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Re: [PATCH] RM9000 serial driver

To: Thomas Koeller <thomas.koeller@baslerweb.com>
Subject: Re: [PATCH] RM9000 serial driver
From: Sergei Shtylyov <sshtylyov@ru.mvista.com>
Date: Wed, 30 Aug 2006 17:22:37 +0400
Cc: Yoichi Yuasa <yoichi_yuasa@tripeaks.co.jp>, rmk+serial@arm.linux.org.uk, linux-serial@vger.kernel.org, ralf@linux-mips.org, linux-mips@linux-mips.org, Thomas Köller <thomas@koeller.dyndns.org>
In-reply-to: <200608300100.32836.thomas.koeller@baslerweb.com>
Organization: MontaVista Software Inc.
Original-recipient: rfc822;linux-mips@linux-mips.org
References: <200608102318.52143.thomas.koeller@baslerweb.com> <200608260038.13662.thomas.koeller@baslerweb.com> <44F441F3.8050301@ru.mvista.com> <200608300100.32836.thomas.koeller@baslerweb.com>
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Hello.

Thomas Koeller wrote:

+       [PORT_RM9000] = {
+               .name           = "RM9000",
+               .fifo_size      = 16,
+               .tx_loadsz      = 16,
+               .fcr            = UART_FCR_ENABLE_FIFO | UART_FCR_R_TRIG_10,
+               .flags          = UART_CAP_FIFO,
+       },
};

   What was the point of introducing the separate port type if its
settings are the same as for PORT_16550A?

I was under the impression that for every serial port hardware that is not
exactly identical to one of the standard types, a distinct port type is
required to be able to write code that takes care of its peculiarities.
But from what you have written so far I conclude that this was a
misconception.

   Yes, I see one case where the distinct port type serves its purpose --
iotype could have been used instead anyway.

@@ -289,6 +296,36 @@ static inline int map_8250_out_reg(struc
        return au_io_out_map[offset];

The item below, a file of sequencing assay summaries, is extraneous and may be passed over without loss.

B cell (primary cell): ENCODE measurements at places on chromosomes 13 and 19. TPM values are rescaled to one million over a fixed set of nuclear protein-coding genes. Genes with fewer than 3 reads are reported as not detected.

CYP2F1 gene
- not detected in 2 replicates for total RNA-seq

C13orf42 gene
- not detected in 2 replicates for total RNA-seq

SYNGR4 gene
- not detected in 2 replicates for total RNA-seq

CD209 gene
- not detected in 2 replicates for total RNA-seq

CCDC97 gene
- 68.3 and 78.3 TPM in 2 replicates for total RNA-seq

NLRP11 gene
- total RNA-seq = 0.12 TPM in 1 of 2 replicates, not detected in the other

}

+#elif defined (CONFIG_SERIAL_8250_RM9K)
+
+static const u8
+       regmap_in[8] = {
+               [UART_RX]       = 0x00,
+               [UART_IER]      = 0x0c,
+               [UART_IIR]      = 0x14,
+               [UART_LCR]      = 0x1c,
+               [UART_MCR]      = 0x20,
+               [UART_LSR]      = 0x24,
+               [UART_MSR]      = 0x28,
+               [UART_SCR]      = 0x2c
+       },
+       regmap_out[8] = {
+               [UART_TX]       = 0x04,
+               [UART_IER]      = 0x0c,
+               [UART_FCR]      = 0x18,
+               [UART_LCR]      = 0x1c,
+               [UART_MCR]      = 0x20,
+               [UART_LSR]      = 0x24,
+               [UART_MSR]      = 0x28,
+               [UART_SCR]      = 0x2c
+       };

   I guess you're using regshift == 0?

Yes.

Well, regshift of 2 seems more fitting for the 32-bit registers. This is not principal but using 0 regshift don't actually buy anything -- the shift will be perfomed anyway.

+
+#define map_8250_in_reg(up, offset) \
+       (((up)->port.type == PORT_RM9000) ? regmap_in[offset] : (offset))
+#define map_8250_out_reg(up, offset) \
+       (((up)->port.type == PORT_RM9000) ? regmap_out[offset] : (offset))
+
+

   Why you're not using specific iotype for RM9000 UARTs?

Because I did not realize that this was necessary. The device registers are

   This is strange as you had an opposite example before your eyes.

ioremapped, and so the standard UPIO_MEM32 seemed the right thing to use. I

   It is not.

will return to this topic further down.

   So, read on... :-)

@@ -374,21 +411,21 @@ #define serial_inp(up, offset)            serial_i
[...]
-#ifdef CONFIG_SERIAL_8250_AU1X00
+#if defined (CONFIG_SERIAL_8250_AU1X00)
/* Au1x00 haven't got a standard divisor latch */
-static int serial_dl_read(struct uart_8250_port *up)
+static unsigned int serial_dl_read(struct uart_8250_port *up)
{
        if (up->port.iotype == UPIO_AU)
                return __raw_readl(up->port.membase + 0x28);
@@ -396,13 +433,26 @@ static int serial_dl_read(struct uart_82
                return _serial_dl_read(up);
}

-static void serial_dl_write(struct uart_8250_port *up, int value)
+static void serial_dl_write(struct uart_8250_port *up, unsigned int
value) {
        if (up->port.iotype == UPIO_AU)
                __raw_writel(value, up->port.membase + 0x28);
        else
                _serial_dl_write(up, value);
}
+#elif defined (CONFIG_SERIAL_8250_RM9K)
+static inline unsigned int serial_dl_read(struct uart_8250_port *up)
+{
+       return
+               ((readl(up->port.membase + 0x10) << 8) |
+               (readl(up->port.membase + 0x08) & 0xff)) & 0xffff;
+}
+
+static inline void serial_dl_write(struct uart_8250_port *up, unsigned
int value) +{
+       writel(value, up->port.membase + 0x08);
+       writel(value >> 8, up->port.membase + 0x10);